By Keely Savoie
Exposure to smoke during a certain window in a mouse’s pregnancy can cause her pups to show autism-like behaviors. An accumulation of tau proteins in the glial cells of a fruit fly’s brain can cause the neurons around those cells die.
In both cases, cells in the brain are responding to their environment and communicating — to their detriment — with other cells in the body. The pregnant mouse’s brain is communicating with the brain of her developing fetus. The fly’s protein-jammed glial cells are somehow prompting the neurons that surround them to die. But how? But why?
What are the mechanisms at work when the brain breaks down?
Probing the answers to questions like these — and many more — is the purview of Mount Holyoke’s expanding program in neuroscience.
“The Neuroscience and Behavior Program here is truly interdisciplinary, and is made up faculty from the departments of chemistry, biology and psychology, as well as recent and forthcoming hires to the neuroscience and behavior program itself,” said Gary Gillis, associate dean of faculty. “Having this breadth and depth of expertise allows our students to approach the study of the nervous system from many perspectives and to tailor their major to suit their interests, whether they involve molecular-level mechanisms, processes associated with learning, memory and cognition, animal behavior or human health.”
The program, combined with the faculty’s commitment to including Mount Holyoke students with their research and encouraging students to pursue their own questions in the lab, has led to tremendous successes for the neuroscience students at the College.
A Mount Holyoke contingent of neuroscience students led by faculty members Jared Schwartzer, assistant professor of psychology and education, and Kenneth Colodner, assistant professor of neuroscience and behavior, recently returned from the Northeast Under/graduate Research Organization for Neuroscience (NEURON) conference.
Simply put, Mount Holyoke students blew the competition out of the water. Three members of the class of 2018, Ann Baako, Van Trinh and Maddy Berkowitz-Cerasano, took three of the four prizes.
“They’re getting tired of us coming. Our students are always presenting with a level of confidence and an understanding of the material that other schools don’t seem to match,” said Schwartzer, who investigates the impact of a mother’s immune system on its offspring’s behavior. Schwartzer’s recent publication furthers his findings that maternal immune activation has behavioral effects in the offspring.
“When the judges come they ask the students about the data, to think about it, to explain it, and our students do really well at that because they are fundamentally engaged in the project and they own their projects,” said Colodner, who studies how the accumulation of tau proteins can lead to neuronal death. “Our students always stand out. Their involvement and deep understanding of the work comes through in their presentations, and that shows in their recognition from the judges.”
Berkowitz-Cerasano, Schwartzer’s protegé, presented her work on how allergies and asthma in a pregnant mouse can predispose the offspring to allergies and asthma, as well as behavioral deficits like increased anxiety.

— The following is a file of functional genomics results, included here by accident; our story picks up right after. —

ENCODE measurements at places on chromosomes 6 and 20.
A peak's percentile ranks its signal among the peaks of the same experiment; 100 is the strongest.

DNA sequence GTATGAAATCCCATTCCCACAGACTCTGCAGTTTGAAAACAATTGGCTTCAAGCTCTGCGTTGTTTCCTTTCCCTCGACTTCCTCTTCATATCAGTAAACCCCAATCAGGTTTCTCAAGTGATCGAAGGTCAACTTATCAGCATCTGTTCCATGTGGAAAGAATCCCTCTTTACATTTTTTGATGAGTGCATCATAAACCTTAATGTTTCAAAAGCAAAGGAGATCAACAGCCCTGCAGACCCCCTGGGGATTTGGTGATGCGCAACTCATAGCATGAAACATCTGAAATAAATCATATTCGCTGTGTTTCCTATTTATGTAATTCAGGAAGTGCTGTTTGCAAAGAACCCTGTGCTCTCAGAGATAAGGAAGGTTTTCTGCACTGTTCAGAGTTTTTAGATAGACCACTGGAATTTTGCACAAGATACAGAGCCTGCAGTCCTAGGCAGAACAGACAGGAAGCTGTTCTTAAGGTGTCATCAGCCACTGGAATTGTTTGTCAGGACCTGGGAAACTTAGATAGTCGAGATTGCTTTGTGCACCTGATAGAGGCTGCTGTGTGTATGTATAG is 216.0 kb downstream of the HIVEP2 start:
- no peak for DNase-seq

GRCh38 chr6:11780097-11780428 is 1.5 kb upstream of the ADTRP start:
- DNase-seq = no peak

“It’s important because we’re seeing three major epidemics with asthma, autism, and ADHD, and we think that it might be some links between all that,” said Schwartzer. “Maddy’s work is showing that if the incidents are just a few, the mice can overcome it, but they can’t handle multiple exposures.”
Trinh presented her research on how tau protein disrupts glial cells during fruit fly larval development. Using immunofluorescence and genetic tools, Trinh is able to visualize how tau proteins can activate a cell death pathway. Her work is an effort to get a better understanding of how glial-neuronal signaling is affected in diseases such as Alzheimer's disease, which is marked by build-ups of tau protein in the brain. Colodner hopes to help prepare her work for publication over the summer.
Baako, who is from Accra, Ghana, presented her research in fruit flies that probed what was happening at the molecular level in neurodegenerative diseases such as chronic traumatic encephalopathy and Alzheimer’s disease. To Baako, the conference was a chance to showcase her work and build her presentation skills.
“Presenting at this conference was just as much of a challenge to myself as it was a great opportunity to let people know about the exciting research that I had worked on,” she said, adding that her Mount Holyoke professors helped her think strategically about her academic goals and gave her the knowledge, skills and confidence to succeed.
It was her second time attending the conference, but the prospect of presenting added an additional frisson of excitement for her. “I was almost as excited as the first time, except that this time there was some slight tension because I was going to be presenting. It turned out to be quite thrilling,” she said.
This summer Baako is taking a break while waiting to hear back from various research assistant positions that she has applied to.
“I’m using the next two years to decide whether or not research is a field I wish to remain in and then I’ll take it from there,” she said. “I definitely see myself going back home to Ghana to engage in some teaching and mentoring activities in the long term.”
After the conference, the Mount Holyoke contingent went out for ice cream to celebrate.
“There were about 25 Mount Holyoke students all piled into this little ice cream shop and we’re celebrating our success as a school and also the success of Maddy, Van and Ann,” said Colodner. “The whole day was like a big fun camp day.”
Thrills, success, strategy, preparation, collaboration: hallmarks of the Mount Holyoke experience, and that of the neuroscience and behavior program.
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